Poised to recapture Vancouver city hall, NPA set to open nomination for mayoral candidate

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      The Non-Partisan Association (NPA) is announcing shortly its selection process for a mayoral candidate in Vancouver.

      The move comes as the NPA has emerged as the party to beat in the October 2018 municipal election.

      Once considered the natural governing party of the city, the NPA lost to Vision Vancouver in 2008.

      After a decade Vision rule, which saw a worsening of the housing crisis and homelessness, voters seem to be ready for change.

      Vision itself is on a retreat. Mayor Gregor Robertson and three of his council allies, Andrea Reimer, Tim Stevenson, and Kerry Jang, are not running for new terms in the 2018 election.

      Gregory Baker is the new president of the NPA, and he explained why the party is starting early its nomination process.

      “We want to cast a wide net,” Baker told the Georgia Straight in a phone interview.

      Although the nomination process is set to begin soon, the actual vote to choose a mayoral candidate will happen in the spring.

      “Our goal is to provide a long runway between the announcement of our nomination contest and the meeting itself, in order to attract as many great candidates as possible,” Baker said.

      The NPA had previously set February 21, 2018 as the date for its nomination meeting.

      According to Baker, the nomination vote will likely happen in April.

      “February is simply too early to go through what will be a detailed and rigorous nomination process,” Baker said. “We want to get it right, and have the best candidate represent the new, revitalized NPA.”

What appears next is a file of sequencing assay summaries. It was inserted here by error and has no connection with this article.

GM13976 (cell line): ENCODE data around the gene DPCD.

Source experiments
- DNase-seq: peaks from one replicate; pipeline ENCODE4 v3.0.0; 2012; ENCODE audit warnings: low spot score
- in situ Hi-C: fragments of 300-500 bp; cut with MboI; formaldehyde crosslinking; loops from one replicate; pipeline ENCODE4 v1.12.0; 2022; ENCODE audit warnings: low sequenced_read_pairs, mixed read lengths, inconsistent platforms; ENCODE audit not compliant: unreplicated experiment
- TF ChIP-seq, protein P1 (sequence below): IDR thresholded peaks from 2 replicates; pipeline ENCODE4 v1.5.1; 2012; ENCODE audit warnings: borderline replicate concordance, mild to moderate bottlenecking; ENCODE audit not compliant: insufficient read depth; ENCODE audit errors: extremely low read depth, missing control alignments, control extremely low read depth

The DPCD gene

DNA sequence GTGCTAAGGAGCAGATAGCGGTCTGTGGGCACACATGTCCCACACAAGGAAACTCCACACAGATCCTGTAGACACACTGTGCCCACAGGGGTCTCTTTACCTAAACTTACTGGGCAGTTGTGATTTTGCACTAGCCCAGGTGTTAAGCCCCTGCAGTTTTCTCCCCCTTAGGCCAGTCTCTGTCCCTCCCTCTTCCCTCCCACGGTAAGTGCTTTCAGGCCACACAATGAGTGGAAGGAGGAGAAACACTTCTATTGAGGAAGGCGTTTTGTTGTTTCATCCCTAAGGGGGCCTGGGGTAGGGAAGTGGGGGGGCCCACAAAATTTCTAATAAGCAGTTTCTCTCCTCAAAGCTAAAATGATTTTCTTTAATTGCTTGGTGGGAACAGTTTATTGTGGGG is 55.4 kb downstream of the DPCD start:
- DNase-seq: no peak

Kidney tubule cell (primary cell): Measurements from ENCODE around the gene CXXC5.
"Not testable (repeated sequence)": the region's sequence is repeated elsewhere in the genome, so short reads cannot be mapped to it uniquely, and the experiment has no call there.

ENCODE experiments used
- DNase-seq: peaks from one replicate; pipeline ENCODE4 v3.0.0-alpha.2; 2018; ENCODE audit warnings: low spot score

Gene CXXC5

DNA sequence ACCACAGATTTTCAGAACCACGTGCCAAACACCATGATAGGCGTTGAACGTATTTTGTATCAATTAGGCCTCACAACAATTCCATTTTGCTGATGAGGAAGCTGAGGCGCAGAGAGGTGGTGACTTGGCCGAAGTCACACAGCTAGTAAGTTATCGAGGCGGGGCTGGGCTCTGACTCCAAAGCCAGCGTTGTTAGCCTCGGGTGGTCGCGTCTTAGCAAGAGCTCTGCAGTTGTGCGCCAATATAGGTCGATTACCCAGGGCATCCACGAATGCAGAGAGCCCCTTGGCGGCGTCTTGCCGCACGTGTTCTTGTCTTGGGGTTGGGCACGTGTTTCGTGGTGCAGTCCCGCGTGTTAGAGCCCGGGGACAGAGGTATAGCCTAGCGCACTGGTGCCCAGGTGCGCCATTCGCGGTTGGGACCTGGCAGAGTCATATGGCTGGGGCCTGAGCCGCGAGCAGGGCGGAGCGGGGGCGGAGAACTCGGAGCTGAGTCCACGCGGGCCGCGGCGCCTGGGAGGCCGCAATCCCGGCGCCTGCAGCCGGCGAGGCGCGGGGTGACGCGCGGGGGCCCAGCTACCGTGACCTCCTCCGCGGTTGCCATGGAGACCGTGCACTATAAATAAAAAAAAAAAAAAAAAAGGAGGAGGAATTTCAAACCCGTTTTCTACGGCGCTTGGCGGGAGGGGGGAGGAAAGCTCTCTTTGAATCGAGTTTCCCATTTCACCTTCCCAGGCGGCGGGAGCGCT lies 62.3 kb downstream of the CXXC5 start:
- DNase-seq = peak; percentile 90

When asked, Baker said that the NPA will accept bids from those who are currently running for leader of the B.C. Liberal Party.

      B.C. Liberals are choosing a new leader on February 3, and among the six contenders, three are MLAs from Vancouver, namely Sam Sullivan, Michael Lee, and Andrew Wilkinson.

      “We welcome all qualified candidates, including former B.C. Liberal leadership candidates,” Baker said.

      According to Baker, a "dark horse" or a surprise candidate may also emerge.

      Baker is the son of Jonathan Baker, a former city councillor. An entrepreneur on the west side of the city, Baker became NPA president in December last year.

      Baker ran for council in 2014, garnering 55,721 votes. He placed a strong 12th in the race for 10 seats in council.

      The NPA won in the October 2017 by-election for a vacant seat in council as other parties split the vote.

      Following last year’s by-election, there has been talk about other parties collaborating to stop the NPA from retaking city hall, which Baker finds rather amusing.

      “We are flattered,” Baker said. “Our opponents clearly consider the NPA to be the party to beat, this after Vision and Gregor's [Robertson] 10 years of failed policies and broken promises.”